(WORLDWIDE) FEATURED: #Coronavirus EFF Report: Governments Shouldn’t Use “Centralized” Proximity Tracking Technology As This Can Lead To Privacy & Exposure Of Data To Third Parties & Decentralised Apps Should Be Considered Looking Towards The Future Use Of Health Care Data #AceHealthDesk report

#AceHealthReport – May.17: Companies and governments across the world are building and deploying a dizzying number of systems and apps to fight #COVID19 Many groups have converged on using Bluetooth-assisted proximity tracking for the purpose of exposure notification. Even so, there are many ways to approach the problem, and dozens of proposals have emerged:

 #Coronavirus Report: Centralised OR Decentralised Apps Used To Track & Trace Vary According To How Data Is Shared To Third-Parties Now & In The Future EFF.Org/

One way to categorize them is based on how much trust each proposal places in a central authority. In more “centralized” models, a single entity—like a health organization, a government, or a company—is given special responsibility for handling and distributing user information. This entity has privileged access to information that regular users and their devices do not. In “decentralized” models, on the other hand, the system doesn’t depend on a central authority with special access. A decentralized app may share data with a server, but that data is made available for everyone to see—not just whoever runs the server.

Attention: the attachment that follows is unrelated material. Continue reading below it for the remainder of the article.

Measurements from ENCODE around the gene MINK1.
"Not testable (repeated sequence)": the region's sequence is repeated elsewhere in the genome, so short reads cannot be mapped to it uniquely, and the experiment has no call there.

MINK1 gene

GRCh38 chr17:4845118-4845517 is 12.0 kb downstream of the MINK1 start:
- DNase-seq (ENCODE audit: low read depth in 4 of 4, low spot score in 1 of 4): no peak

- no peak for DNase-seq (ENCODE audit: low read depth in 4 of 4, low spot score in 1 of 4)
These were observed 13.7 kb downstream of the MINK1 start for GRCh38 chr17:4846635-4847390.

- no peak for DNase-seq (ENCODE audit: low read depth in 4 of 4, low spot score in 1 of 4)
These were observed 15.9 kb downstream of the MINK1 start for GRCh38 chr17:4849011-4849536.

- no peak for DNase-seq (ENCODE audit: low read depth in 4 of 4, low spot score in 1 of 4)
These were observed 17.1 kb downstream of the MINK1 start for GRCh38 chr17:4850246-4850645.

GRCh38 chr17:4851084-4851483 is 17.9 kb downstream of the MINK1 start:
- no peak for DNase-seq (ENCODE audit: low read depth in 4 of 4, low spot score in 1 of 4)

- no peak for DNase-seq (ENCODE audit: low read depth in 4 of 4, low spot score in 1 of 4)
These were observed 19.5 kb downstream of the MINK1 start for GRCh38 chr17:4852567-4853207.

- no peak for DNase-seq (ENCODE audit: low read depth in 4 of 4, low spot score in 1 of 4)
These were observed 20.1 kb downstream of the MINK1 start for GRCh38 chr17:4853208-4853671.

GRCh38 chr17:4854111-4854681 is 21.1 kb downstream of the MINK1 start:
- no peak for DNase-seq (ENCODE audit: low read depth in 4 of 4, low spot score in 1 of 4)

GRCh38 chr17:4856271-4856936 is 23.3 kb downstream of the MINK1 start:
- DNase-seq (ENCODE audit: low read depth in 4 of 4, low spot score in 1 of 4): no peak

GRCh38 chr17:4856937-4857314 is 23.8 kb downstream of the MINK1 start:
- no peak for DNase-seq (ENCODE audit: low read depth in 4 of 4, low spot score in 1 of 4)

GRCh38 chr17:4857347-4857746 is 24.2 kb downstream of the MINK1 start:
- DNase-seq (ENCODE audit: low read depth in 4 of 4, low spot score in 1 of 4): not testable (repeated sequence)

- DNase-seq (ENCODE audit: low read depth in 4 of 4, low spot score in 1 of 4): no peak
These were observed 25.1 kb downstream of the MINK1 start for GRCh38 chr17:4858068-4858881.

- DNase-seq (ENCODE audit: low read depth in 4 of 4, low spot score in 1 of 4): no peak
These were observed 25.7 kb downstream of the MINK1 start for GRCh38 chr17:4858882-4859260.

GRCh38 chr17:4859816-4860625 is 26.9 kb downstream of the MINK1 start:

Both centralized and decentralised models can claim to make a slew of privacy guarantees: But centralized models all rest on a dangerous assumption: that a “trusted” authority will have access to vast amounts of sensitive data and choose not to misuse it. As we’ve seen, time and again, that kind of trust doesn’t often survive a collision with reality. Carefully constructed decentralized models are much less likely to harm civil liberties. This post will go into more detail about the distinctions between these two kinds of proposals, and weigh the benefits and pitfalls of each.